Karlsson’s injury occurred at the end of the second period, oddly, against Crosby’s Pittsburgh Penguins. On a seemingly meaningless forecheck, a Penguin sloppily lost his footing, and then came down with all of his weight on the back heel of Karlsson. Who was this Penguin? He’s no stranger to controversial plays ending player’s seasons or even careers. The culprit was one the leagues most hated pests, Matt Cooke. The next morning Karlsson underwent successful surgery to repair a 70% cut of his Achilles tendon. Below is a video of the injury.
Erik Karlsson Injury
This blow will hurt the NHL as Karlsson has been emerging not only as one of the leagues greatest talents, but also one of its greatest personalities. He has been a great advocate for the NHL as the leagueforges forward in this latest “post lockout era”. As for the Ottawa Senators, their playoff hopes are essentially over. Already dealing with the loss of their leading scorer Jason Spezza and young shutdown defenceman Jared Cowan, not to mention Milan Michalek’s constant injuries. They are essentially missing their top line.
Although in all of this, there could be a silver lining for the future of the league. Unfortunately sometimes it takes a significant injury to a star player in order to raise awareness about player safety. Concussions have been a problem for years in professional sports. Within the NHL, even the career ending concussions of once dominant star Eric Lindros weren’t enough to bring the issue to the forefront. But when Sidney Crosby, the face of the NHL, went down with a concussion and missed a significant amount of time, enough was enough. Rules, equipment, and protocols for diagnosing injuries have all changed. This wasn’t the first time an injurybrought to light the need for a change in equipment or rules. Bryan Berard, first round pick, 1997 rookie of the year, and freshman All-Star took an unintentional high stick to his right eye from Marian Hossa. This changed the way many players and leagues thought about wearing visors or even full cages, as well as penalties for unintentional high sticks.
Richard Zednik of the Florida Panthers caught a stray skate from a teammate to the neck causing serious injury and almost cost him his life. Shortly after the injury, the Ontario Hockey League (major junior) made neck guards mandatory. Finally, Kevin Bieksa of the Vancouver Canucks has had is calf cut twice by skates, which led to him and some other players to wear Kevlar protective socks. He had a small chuckle when he showed up to practice the day after the Karlsson incident to find a pair of the socks were in every player’s stall. Perhaps after the NHL reviews this incident, they will make these socks mandatory for player’s safety. Although many players don’t like the Kevlar due to lack of comfort, and some players have been going barefoot in their skates since childhood, this small change could save them from a career ending injury.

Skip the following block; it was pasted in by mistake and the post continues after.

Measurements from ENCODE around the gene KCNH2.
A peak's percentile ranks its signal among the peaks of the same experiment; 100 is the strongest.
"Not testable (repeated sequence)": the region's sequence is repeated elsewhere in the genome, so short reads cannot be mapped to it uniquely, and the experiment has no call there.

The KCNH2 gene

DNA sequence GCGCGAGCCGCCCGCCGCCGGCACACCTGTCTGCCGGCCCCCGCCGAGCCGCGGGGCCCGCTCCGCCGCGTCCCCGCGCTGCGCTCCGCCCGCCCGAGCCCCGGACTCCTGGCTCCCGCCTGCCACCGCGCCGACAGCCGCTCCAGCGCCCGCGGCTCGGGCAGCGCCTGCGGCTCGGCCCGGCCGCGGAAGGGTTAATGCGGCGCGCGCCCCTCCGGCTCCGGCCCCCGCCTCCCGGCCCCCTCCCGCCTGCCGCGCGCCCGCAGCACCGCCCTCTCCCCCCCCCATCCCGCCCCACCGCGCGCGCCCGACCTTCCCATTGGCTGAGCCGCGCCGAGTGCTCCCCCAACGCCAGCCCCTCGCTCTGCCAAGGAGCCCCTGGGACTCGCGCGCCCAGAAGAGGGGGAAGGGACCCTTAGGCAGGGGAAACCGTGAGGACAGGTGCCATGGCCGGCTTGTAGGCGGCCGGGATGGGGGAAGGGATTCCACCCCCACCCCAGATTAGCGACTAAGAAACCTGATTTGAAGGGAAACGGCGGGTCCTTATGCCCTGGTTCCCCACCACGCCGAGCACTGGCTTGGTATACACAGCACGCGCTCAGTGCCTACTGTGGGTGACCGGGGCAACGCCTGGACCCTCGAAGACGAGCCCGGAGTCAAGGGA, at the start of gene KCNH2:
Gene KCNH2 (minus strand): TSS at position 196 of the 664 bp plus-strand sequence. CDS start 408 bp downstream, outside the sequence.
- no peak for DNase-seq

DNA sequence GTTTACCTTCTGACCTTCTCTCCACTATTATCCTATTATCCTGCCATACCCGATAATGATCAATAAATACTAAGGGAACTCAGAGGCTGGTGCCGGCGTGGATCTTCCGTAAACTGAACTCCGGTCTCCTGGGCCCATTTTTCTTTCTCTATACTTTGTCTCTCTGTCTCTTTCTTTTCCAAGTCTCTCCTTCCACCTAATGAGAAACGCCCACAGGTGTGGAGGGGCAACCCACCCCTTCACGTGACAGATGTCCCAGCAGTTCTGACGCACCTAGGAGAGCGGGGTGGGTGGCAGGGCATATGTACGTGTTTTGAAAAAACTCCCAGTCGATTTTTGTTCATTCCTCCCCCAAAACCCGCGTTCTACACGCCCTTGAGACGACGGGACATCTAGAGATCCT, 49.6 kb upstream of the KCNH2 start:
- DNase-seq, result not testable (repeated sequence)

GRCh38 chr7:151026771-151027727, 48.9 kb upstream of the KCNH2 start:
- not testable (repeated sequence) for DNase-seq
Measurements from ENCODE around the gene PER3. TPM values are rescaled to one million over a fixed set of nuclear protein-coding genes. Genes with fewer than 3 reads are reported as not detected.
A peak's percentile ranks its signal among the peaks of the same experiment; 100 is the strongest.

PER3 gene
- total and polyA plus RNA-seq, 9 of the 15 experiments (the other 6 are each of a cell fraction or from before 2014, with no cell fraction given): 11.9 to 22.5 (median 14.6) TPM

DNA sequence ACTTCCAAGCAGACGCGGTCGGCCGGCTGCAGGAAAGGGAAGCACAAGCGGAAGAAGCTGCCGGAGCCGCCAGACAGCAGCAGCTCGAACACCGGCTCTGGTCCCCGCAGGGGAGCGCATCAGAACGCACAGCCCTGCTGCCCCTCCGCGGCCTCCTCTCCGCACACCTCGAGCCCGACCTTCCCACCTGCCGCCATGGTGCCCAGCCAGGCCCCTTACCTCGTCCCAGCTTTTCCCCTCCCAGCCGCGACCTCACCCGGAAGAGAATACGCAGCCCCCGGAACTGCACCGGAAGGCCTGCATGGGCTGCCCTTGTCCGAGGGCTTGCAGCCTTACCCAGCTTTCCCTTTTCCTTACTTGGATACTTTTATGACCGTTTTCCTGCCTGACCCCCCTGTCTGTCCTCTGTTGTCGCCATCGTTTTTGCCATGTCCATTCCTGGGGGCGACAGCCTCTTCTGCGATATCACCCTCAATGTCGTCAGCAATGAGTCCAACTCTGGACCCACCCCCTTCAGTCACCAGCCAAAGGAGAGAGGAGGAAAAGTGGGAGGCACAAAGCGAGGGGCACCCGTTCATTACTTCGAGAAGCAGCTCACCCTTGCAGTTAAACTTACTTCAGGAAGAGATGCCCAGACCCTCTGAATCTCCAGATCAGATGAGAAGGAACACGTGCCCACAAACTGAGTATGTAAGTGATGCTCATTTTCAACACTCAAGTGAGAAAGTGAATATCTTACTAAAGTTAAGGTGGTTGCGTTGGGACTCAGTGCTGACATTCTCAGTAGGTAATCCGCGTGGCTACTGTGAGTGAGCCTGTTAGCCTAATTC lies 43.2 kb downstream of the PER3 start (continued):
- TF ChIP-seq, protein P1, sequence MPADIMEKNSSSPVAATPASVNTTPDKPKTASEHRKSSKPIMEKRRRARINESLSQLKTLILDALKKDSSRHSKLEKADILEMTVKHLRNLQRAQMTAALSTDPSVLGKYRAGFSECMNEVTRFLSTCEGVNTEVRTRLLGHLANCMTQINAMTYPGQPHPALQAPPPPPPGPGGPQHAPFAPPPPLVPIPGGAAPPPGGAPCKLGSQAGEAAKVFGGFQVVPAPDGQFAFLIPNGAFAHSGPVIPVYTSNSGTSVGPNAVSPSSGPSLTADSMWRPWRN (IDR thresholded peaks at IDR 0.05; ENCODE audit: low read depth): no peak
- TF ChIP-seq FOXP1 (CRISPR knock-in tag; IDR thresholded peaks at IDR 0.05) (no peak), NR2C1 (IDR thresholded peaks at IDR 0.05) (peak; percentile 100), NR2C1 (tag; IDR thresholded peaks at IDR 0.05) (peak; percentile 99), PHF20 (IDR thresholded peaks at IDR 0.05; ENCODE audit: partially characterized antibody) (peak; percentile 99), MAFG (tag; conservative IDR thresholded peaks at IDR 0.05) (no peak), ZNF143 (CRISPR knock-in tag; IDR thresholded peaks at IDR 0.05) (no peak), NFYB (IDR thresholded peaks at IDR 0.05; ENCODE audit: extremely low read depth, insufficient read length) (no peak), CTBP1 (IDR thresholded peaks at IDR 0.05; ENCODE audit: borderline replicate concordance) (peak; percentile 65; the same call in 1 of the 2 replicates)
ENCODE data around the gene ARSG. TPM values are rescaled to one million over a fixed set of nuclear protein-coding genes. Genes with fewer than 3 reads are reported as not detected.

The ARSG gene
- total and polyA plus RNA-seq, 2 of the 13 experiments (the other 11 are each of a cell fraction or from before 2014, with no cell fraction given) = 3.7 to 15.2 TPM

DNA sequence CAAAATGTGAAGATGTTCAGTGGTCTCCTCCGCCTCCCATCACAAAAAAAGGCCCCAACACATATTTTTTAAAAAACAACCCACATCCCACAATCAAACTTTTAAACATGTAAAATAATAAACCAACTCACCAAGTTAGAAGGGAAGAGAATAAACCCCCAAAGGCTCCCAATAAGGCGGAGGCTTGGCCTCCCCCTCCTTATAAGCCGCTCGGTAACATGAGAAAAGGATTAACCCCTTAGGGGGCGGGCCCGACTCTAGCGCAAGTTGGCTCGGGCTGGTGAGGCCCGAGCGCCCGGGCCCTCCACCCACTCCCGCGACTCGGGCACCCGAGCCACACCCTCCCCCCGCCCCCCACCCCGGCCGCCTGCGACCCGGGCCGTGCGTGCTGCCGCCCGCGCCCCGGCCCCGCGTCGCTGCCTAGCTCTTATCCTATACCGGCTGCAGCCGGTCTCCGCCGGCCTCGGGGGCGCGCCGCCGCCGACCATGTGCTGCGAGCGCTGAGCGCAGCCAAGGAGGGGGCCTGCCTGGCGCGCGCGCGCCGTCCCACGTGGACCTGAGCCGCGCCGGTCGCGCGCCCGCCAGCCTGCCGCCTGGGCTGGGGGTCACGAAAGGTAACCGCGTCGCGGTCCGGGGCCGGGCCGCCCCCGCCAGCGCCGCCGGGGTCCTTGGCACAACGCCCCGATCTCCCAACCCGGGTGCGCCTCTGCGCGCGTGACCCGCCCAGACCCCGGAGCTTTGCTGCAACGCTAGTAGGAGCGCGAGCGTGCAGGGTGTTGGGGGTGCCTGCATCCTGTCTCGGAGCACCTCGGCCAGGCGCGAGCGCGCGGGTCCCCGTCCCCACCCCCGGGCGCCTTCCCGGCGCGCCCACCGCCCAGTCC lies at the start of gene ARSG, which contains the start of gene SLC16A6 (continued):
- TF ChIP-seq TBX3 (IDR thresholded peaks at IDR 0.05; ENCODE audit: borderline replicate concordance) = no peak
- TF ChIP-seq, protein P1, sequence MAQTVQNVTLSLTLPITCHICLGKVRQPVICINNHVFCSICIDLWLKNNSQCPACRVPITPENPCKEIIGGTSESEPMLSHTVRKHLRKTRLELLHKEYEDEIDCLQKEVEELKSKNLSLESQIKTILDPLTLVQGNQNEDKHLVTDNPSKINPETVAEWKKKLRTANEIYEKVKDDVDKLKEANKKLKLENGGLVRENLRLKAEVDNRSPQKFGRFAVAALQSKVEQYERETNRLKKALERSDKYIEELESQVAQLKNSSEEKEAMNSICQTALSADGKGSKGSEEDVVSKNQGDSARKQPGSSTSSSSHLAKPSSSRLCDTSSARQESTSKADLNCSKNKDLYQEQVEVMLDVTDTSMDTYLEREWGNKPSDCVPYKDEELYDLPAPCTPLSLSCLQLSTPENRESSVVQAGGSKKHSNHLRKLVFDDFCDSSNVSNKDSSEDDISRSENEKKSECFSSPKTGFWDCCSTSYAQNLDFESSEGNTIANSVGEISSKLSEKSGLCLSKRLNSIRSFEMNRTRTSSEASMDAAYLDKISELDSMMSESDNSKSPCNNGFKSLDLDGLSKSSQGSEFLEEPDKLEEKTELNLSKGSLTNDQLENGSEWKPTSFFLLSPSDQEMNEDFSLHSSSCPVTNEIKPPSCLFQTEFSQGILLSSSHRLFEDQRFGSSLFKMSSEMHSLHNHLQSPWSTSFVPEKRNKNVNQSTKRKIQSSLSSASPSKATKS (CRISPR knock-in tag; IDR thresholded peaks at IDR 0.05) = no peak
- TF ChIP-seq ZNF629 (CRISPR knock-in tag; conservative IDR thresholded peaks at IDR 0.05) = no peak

Bauer Kevlar Socks
The cut Erik Karlsson received will keep him sidelined for up to 4 months plus physiotherapy. He in fact may never be the same. He may lose his speed and agility that sets him above other defencemen, or he could have a full recovery. Many analysts around the league have had mixed thoughts about the incident. Some saying it was just a terrible accident, and others saying Matt Cooke did it intentionally and shouldn’t be allowed to play in the league. After all, he has had some major suspensions in the past. Check to the head of Artem Anisimov, check to the head of Scott Walker, check from behind on Fedor Tyutin, elbow to the head of Ryan McDonough, not to mention he personally ended the career of Bruins forward Marc Savard. Some will argue Cooke didn’t “end” Savard’s career because of Savard’s attempted comeback; however, Savard was never the same as a player and more concussions came with ease after the dirty blind shot to the head he received at the hands of Cooke. Cooke eventually was given an ultimatum by the league to change his game or he was going to be kicked out of it - and for 2 years he has been without incident.
Matt Cooke hit on Marc Savard
My thoughts on the incident are this: Yes, it looks like it could have been an accident. An extremely sloppy forecheck, Cooke’s skate came up suspiciously high and “accidently” came down on Karlsson’s ankle with his full weight. But he didn’t try very hard to make sure he didn’t cut him. In fact, Cooke put his full weight on Karlsson’s heal. A player kicking another player in the NHL will result in a match penalty and is an automatic date with Brendan Shanahan of the NHL Player Safety Committee. Should this not be considered a kick even if it was unintentional? Compare this incident to unintentional high sticks. You can get 4 minute double minor if a high stick is draws blood. Even goalie interference penalties are given to a player if a team’s own defenceman pushes someone into the crease and he doesn’t “make a big enough effort to get out of the way”. So by this logic should a known offender like Cooke not be held accountable for ending the season of the leagues best defenceman and possibly best player? Many would argue that Matt Cooke is a changed man. He has openly said he feels horrible for Erik and the Senators organization. Although, he said the same thing about Marc Savard. The bottom line is, I don’t think it’s a coincidence that Matt Cooke was the player involved. And what do I think about Matt Cooke’s incredible turn around the last 2 years? How he has changed his game, and hasn’t terribly injured someone in a long time? I say only one thing.
“The devils greatest trick was convincing the world that he didn’t exist” - Charles Baudelaire
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